What can be done?

To treat Insomnia means to regulate Vata successfully. Vata can be tackled through lifestyle changes, changing food habits and external therapies.

Let’s have a look at each.


•  Hitting the bed before the Pitta time of the day, i.e., before 10pm, can help with a good quality sleep. This is also the time when there is a surge in melatonin and the mind becomes calmer, preparing to have a good nap.

•  It is good to have a specific time to sleep and wake up every day. This can help set the internal clock and allow your brain to release melatonin more easily, providing you with better sleep cycles.

•  Keep the room dark and devoid of any sunlight or electronic light. This can help the brain receive good sleep signals.

•  Avoid all activities for at least 2-3 hours before bedtime. This can calm the brain, helping you catch sleep easily.

•  Wear socks before going to bed. It can regulate body temperature as well as the nervous system. This is especially good for those who wake up with sudden anxiety.

•  Keep the temperature of the room cool, but use a heavy blanket to cover yourself before sleeping. A heavy blanket can keep the Vata regulated and the nervous system and brain quiet, thus providing better sleep.

•  Pray or meditate right before bedtime as this activates the body’s parasympathetic mechanism, thus putting the body at rest and digest mode. This makes it easy to fall and stay asleep for a long time.

•  A warm shower early in the evenings, especially during summer days, can relax the mind and make sleeping easier.

•  Sleeping on the right side is good as it promotes better sleep. Sleeping on the right side activates the ida nadi or the more cooler, calmer energies of the body.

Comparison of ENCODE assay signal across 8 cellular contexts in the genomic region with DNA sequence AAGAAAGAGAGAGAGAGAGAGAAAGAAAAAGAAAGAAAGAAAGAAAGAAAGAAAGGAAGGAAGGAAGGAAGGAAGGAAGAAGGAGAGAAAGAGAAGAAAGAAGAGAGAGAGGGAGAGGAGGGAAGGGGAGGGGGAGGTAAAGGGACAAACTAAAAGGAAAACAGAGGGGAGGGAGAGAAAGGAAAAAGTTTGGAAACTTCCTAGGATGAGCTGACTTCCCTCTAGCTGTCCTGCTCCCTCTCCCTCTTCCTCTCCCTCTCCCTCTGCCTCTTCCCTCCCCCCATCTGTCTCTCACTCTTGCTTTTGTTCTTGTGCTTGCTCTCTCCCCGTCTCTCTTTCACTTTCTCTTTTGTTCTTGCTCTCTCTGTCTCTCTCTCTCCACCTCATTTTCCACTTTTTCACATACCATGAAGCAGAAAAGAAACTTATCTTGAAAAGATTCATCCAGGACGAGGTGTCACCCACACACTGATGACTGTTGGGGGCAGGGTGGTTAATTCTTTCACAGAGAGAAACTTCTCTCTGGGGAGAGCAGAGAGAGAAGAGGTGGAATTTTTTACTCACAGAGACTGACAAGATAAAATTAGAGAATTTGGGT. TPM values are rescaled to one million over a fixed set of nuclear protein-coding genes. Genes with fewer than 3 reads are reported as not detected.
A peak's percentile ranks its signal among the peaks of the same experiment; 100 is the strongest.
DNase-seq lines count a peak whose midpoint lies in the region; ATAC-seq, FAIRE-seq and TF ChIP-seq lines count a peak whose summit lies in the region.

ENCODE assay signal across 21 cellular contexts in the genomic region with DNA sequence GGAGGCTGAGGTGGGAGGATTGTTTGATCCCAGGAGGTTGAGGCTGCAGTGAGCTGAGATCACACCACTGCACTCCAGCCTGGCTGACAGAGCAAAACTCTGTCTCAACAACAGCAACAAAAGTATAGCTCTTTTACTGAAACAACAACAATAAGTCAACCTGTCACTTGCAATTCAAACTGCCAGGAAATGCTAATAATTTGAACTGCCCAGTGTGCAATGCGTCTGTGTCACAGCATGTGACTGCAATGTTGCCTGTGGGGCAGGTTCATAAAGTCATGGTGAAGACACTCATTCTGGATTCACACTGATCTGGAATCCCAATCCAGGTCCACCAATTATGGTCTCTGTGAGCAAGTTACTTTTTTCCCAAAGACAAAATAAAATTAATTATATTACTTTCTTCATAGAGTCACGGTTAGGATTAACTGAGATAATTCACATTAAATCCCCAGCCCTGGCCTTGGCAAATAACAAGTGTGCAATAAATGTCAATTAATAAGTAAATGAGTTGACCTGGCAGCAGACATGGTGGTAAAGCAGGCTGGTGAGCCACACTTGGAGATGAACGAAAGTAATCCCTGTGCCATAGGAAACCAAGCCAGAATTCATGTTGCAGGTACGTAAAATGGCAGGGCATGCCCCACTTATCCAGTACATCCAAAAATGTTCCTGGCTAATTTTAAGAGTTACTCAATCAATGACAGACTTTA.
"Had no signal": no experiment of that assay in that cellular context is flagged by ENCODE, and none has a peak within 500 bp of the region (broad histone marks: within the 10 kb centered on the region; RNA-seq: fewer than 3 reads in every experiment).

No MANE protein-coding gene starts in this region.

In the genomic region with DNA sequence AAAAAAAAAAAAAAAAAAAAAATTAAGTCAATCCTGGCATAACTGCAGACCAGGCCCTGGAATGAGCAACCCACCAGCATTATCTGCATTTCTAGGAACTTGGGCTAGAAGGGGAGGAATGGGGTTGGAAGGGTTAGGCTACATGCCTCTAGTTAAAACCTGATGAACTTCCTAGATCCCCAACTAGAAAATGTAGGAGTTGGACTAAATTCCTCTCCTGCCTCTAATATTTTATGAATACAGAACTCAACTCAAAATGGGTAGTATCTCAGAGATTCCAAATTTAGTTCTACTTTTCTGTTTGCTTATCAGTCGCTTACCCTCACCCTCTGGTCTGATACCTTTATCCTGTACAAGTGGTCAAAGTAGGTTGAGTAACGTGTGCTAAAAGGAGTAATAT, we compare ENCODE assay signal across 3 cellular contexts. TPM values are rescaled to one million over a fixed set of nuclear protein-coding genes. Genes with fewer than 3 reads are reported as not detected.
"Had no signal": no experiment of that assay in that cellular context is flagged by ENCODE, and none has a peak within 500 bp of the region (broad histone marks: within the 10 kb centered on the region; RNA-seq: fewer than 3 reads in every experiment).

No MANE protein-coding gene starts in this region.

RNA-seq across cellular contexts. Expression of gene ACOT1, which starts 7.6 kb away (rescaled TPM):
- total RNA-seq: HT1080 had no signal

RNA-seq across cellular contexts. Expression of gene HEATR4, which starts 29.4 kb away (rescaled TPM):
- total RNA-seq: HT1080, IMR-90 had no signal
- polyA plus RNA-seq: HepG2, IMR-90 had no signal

•  Overall stress management is an important factor in determining the quality of sleep. Meditation, faith, vow of silence for a few hours a day, limiting social commitments, etc. are all useful in managing stress and promoting good sleep.


•  Consume only warm food after 4 pm as this keeps the Vata regulated. Avoid fruits, yoghurt and anything raw.

•  A warm glass of milk right before bedtime can also serve as a good tranquilizer.

•  Extremely spicy and fried foods can trigger stomach discomfort and can disturb sleep.


External Therapies

•  Shiro Abhyanga or a good warm oil massage on the head can calm your mind and help the body to unwind,  leading you to have a sound sleep.

•  Shiro Pichu or a treatment where a cotton swab dipped in oil is placed on top of the head also helps to regulate Vata in the head region, thereby providing a significant positive impact on sleep.

•  Karana Purana or putting a few drops of warm sesame oil in the ears before bedtime is very soothing and effective in shutting down the indriyas or the senses.

•  Putting lavender essential oil on the pillow with the help of a diffuser is extremely powerful in inducing sleep, yet it is seldom used.

•  Using white colour or water sounds in your room is especially helpful for those who wake up due to stress.

Still awake?               

But if you do wake up after 4.30 am, you can use this time to meditate or study. This time is Brahma Muhurta or that Vata time when your brain is dominant in the element of ether. This means your mind is open and ready to receive. It is also a time when spiritual energy is high. So take advantage of it!

(Nidhi Pandya, the writer, is an Ayurvedic Heath and lifestyle Consultant)

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I have a small controversy on this article. I believe ida in the left side of the body, so it would be great if sleep on left side instead of right side.